This is a marine sextant with a gyroscopic artificial horizon. Georges Ernest
Fleurais, a French naval officer, designed the form in the late 1880s, for use
when the natural horizon was not visible. The sextant was made in the early 1890s by Ponthus & Lepetit, shortly after they had taken over the shop begun by E. Lorieux in the 1830s. The gyroscope, marked "PONTHUS & THERRODE PARIS," was made a few years later. The U.S. Naval Observatory transferred this instrument to the Smithsonian in 1963.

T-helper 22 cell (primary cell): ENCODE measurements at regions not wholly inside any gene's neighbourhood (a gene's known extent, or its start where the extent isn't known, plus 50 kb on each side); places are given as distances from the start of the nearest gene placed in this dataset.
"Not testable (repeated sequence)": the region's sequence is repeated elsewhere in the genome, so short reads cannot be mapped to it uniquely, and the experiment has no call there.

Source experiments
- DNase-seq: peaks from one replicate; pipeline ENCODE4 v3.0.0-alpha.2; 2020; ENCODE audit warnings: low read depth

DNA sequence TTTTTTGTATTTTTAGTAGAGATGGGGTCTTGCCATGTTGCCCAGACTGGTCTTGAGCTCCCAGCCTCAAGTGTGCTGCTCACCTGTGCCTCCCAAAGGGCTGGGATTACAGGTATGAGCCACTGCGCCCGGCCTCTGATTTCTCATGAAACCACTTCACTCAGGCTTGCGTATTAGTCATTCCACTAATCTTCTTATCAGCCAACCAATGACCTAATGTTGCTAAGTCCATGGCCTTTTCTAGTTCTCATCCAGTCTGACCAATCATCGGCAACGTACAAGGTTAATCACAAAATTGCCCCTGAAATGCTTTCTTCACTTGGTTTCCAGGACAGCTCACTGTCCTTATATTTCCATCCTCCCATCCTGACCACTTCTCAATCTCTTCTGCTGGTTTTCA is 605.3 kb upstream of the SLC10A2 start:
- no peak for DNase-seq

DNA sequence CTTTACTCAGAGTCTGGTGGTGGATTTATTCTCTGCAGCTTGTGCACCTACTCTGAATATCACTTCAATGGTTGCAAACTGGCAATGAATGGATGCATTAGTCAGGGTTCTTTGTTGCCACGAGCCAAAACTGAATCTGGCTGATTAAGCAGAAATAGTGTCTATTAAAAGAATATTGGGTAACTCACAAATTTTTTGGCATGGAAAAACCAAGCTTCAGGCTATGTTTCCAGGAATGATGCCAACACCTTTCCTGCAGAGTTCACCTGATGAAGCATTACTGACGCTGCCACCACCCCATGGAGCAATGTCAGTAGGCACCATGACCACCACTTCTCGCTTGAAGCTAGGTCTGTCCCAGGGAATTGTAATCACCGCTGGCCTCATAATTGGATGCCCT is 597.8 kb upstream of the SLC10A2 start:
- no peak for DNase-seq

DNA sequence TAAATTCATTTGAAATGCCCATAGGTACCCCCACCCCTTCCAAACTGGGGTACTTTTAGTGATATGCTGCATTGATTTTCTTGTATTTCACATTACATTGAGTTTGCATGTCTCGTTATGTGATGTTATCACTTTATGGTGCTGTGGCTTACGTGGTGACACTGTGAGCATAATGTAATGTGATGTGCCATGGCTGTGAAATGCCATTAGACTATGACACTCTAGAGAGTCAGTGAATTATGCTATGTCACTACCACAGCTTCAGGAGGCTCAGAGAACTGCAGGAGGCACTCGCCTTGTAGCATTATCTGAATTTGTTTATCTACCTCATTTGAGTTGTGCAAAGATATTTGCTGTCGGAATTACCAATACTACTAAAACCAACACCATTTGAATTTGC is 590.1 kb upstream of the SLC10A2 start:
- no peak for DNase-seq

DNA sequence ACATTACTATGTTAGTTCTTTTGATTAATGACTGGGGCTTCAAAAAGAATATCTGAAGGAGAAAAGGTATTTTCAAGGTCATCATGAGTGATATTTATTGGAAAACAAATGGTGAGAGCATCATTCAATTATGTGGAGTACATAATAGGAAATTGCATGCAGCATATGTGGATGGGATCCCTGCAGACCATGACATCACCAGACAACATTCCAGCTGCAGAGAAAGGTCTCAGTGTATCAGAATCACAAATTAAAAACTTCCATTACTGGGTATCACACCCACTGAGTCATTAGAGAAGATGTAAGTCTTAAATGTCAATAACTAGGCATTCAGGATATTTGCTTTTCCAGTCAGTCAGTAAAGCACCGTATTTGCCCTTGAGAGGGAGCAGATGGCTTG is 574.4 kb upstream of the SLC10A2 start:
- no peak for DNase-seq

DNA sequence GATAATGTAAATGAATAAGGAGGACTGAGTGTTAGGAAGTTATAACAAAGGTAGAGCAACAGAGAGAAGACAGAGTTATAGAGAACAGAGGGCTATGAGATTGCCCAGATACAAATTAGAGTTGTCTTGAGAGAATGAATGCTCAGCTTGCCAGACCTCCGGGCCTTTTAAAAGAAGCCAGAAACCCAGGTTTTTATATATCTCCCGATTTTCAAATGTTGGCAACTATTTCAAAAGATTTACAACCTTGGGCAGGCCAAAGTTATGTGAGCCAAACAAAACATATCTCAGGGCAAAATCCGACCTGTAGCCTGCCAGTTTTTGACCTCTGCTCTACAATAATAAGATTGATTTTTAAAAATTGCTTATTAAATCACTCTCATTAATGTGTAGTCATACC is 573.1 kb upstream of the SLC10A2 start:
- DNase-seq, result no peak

Ref: K. H. Beij, "Astronomical Methods in Aerial Navigation," Report of the National Advisory Committee for Aeronautics 198 (1924), pp. 20-21.
G. E. Fleurais, "Gyroscope Collimateur, Substitution d’un repPre artificiel B l’horizon de la mer,"
Revue Maritime & Coloniale (1887).
G. E. Fleurais, Horizon Gyroscopique, ModPle Définitif (Paris, 1891).
Syndicat des Constructeurs en Instruments d’Optique & de Précision,
L’Industrie Française des Instruments de Précision (Paris, 1901-1902), pp. 211-212.